A lot of it depends on her symptoms -- when our son was exhibiting hypersensitivity and sensory defensiveness, we had him evaluated by an occupational therapist. When I was worried about his gait (his left foot turns in considerably), I got a referral to a physical therapist (which I never did follow up on) and an orthopedic surgeon. When I was worried about anxiety, we made an appointment for a child psychologist.<br><br>
FWIW, we had him treated by the OT for sensory issues, but decided against treatment for the gait (actually the orthopedist recommended against it) and for anxiety.<br><br>
I hear a lot of people say "I don't want my child labeled", but I can tell you that there are times when having a label can help. It can help you read up on what you need to do, it can help search out possible therapies and people to help you, it can help your child understand what's going on.<br><br>
I have a former student who was diagnosed as an adult with Asperger Syndrome. For her, it was a <i>relief</i> to have a diagnosis and a label. She had just felt weird in school, and had a rough time. When she was diagnosed, she could then understand herself better. Once she understood her 'label', it helped her understand why certain things were difficult for her. She could then make a conscious choice about applying small talk or choosing not to interact. She wrote a couple of nice little columns for the disability student newsletter about why things like small talk were important for social relationships.<br><br>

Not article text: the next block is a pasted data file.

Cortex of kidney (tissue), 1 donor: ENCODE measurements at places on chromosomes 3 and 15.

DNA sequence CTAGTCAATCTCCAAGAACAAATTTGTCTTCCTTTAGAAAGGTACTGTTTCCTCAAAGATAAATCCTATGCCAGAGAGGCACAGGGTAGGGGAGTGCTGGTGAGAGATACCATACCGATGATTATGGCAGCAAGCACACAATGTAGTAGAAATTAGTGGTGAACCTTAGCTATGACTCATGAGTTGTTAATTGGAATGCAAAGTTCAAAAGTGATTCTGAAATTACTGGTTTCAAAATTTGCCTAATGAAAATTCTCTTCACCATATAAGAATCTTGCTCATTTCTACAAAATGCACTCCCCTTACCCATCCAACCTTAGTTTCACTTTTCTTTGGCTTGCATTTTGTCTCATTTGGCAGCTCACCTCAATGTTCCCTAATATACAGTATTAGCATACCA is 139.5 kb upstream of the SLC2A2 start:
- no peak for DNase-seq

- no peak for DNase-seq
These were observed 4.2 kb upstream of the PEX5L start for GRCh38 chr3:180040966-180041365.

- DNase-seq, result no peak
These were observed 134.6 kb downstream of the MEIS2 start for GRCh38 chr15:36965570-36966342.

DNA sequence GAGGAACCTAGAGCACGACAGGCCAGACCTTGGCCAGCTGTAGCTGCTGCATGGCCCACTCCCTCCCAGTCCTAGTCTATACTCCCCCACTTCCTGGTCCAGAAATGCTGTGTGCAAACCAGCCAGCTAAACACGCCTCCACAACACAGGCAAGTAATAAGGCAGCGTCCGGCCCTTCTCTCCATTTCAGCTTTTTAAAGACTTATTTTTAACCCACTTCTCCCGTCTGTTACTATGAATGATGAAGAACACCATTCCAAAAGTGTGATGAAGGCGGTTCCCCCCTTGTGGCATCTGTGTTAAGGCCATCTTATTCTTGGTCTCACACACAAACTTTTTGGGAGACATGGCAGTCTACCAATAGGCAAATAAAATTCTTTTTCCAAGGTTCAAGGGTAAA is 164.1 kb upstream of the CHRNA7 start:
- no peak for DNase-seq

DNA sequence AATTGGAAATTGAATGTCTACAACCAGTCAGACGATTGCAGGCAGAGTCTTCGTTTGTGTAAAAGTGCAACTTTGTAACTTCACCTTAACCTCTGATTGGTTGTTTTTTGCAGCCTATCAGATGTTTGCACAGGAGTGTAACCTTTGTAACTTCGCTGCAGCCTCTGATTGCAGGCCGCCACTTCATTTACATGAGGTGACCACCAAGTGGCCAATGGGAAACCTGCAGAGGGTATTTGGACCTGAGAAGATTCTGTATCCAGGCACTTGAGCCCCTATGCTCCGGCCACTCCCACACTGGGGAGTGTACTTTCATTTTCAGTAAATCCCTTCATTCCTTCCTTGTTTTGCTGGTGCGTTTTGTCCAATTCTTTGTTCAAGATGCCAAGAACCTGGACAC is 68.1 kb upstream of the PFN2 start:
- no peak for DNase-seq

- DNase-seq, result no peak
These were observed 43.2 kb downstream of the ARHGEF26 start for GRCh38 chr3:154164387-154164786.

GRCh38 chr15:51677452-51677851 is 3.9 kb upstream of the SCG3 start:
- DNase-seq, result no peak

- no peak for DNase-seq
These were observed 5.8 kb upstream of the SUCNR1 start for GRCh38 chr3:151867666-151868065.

I guess my point is: don't fear the label. Your child is the same lovely child.
 

·
Premium Member
Joined
·
10,793 Posts
What exactly are the issues you are seeing?
 

·
Registered
Joined
·
1,222 Posts
Discussion Starter #7
Sorry I wasn't more specific guys.<br><br>
We suspect sensory issues...she is prone to major fits with kicking, screaming, banging her head into things...very out-of-control tantrums.<br><br>
When she's not tantruming, she seems very dizzy and disoriented, bumping into walls, furniture...tripping over her own feet, falling over.<br><br>
She "ticks" when she's trying to self soothe...says things over and over to her self. She picks major fights with her sister and can be aggressive with her.<br><br>
She seems to often be on the verge of a tantrum...and when the tantrum is over she seems a lot better, as thought the tantrum released some of her anxiety somehow. I'm convinced she seeks out reasons to go into her tantrums when she's "ticky"...she gets awfully unreasonable, unhappy, fidgety and moody until something little sets her off.<br><br>
She does a lot of things that are just quirky and odd, and I love her quirkiness but it also ties into her misery.<br><br>
I could write a book about her issues...but let me say also that she does wonderfully at school. She holds most of this stuff in and can function well. She has many friends; she's very sociable. Her grades are good (A's and B's), she's in first grade.<br><br>
The only reason I'd say her school suffers a little (I think she's capable of straight A's) is because she has a tough time doing homework. When she gets off of school, she "lets loose" and cannot settle down to focus.<br><br>
Thanks for the advice everyone.
 
1 - 7 of 7 Posts
Top